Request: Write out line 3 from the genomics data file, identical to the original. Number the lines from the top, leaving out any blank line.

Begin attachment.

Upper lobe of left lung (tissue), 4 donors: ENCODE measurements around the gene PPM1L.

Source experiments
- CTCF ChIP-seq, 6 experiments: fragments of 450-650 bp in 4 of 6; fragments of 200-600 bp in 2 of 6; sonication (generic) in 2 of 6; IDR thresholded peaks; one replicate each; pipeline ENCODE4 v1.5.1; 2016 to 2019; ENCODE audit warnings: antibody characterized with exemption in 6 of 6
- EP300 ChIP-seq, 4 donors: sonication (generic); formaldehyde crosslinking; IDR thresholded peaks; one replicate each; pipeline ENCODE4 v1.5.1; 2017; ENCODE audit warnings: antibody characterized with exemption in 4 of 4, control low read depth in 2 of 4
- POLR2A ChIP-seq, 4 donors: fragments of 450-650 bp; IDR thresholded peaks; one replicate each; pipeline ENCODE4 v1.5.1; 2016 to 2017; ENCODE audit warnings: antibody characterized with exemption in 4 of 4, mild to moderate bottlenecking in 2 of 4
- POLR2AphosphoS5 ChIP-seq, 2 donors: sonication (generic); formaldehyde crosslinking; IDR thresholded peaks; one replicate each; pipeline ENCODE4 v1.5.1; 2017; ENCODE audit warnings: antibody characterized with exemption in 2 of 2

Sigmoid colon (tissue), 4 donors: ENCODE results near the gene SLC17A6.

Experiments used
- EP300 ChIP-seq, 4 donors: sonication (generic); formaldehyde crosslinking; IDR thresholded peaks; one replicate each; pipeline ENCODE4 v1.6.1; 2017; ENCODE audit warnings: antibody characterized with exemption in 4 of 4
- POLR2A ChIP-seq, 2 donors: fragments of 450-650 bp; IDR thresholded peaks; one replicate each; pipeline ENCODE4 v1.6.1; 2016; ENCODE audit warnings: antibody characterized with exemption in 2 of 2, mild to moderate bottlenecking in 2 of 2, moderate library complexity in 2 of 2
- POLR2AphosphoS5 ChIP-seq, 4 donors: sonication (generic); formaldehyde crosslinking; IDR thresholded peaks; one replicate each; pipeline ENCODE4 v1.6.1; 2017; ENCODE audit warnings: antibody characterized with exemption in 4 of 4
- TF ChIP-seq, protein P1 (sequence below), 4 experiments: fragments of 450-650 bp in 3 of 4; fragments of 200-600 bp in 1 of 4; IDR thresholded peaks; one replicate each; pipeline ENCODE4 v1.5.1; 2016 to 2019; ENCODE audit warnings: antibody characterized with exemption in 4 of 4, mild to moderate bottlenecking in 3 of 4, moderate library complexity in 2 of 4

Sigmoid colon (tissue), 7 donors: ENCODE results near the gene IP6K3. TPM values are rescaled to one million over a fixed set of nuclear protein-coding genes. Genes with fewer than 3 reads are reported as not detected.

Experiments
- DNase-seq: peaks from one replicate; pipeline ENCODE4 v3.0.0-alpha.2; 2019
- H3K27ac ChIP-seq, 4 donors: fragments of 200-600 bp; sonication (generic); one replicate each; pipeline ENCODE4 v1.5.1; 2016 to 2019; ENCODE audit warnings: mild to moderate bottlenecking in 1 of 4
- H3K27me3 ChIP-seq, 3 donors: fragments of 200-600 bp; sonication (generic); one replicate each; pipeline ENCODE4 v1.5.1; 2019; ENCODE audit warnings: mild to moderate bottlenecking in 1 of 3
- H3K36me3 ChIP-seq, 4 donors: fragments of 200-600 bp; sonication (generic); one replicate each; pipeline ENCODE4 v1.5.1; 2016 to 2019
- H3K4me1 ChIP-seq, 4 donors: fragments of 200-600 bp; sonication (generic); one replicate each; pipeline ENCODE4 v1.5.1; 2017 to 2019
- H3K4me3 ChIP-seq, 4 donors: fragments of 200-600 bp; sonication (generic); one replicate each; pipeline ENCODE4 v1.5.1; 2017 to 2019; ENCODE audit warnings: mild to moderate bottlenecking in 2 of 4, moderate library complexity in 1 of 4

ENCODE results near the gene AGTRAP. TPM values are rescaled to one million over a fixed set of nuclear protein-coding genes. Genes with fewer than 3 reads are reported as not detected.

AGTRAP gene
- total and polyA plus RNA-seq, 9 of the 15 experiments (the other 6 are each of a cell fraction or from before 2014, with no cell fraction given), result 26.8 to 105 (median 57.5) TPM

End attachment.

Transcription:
- CTCF ChIP-seq, 6 experiments: fragments of 450-650 bp in 4 of 6; fragments of 200-600 bp in 2 of 6; sonication (generic) in 2 of 6; IDR thresholded peaks; one replicate each; pipeline ENCODE4 v1.5.1; 2016 to 2019; ENCODE audit warnings: antibody characterized with exemption in 6 of 6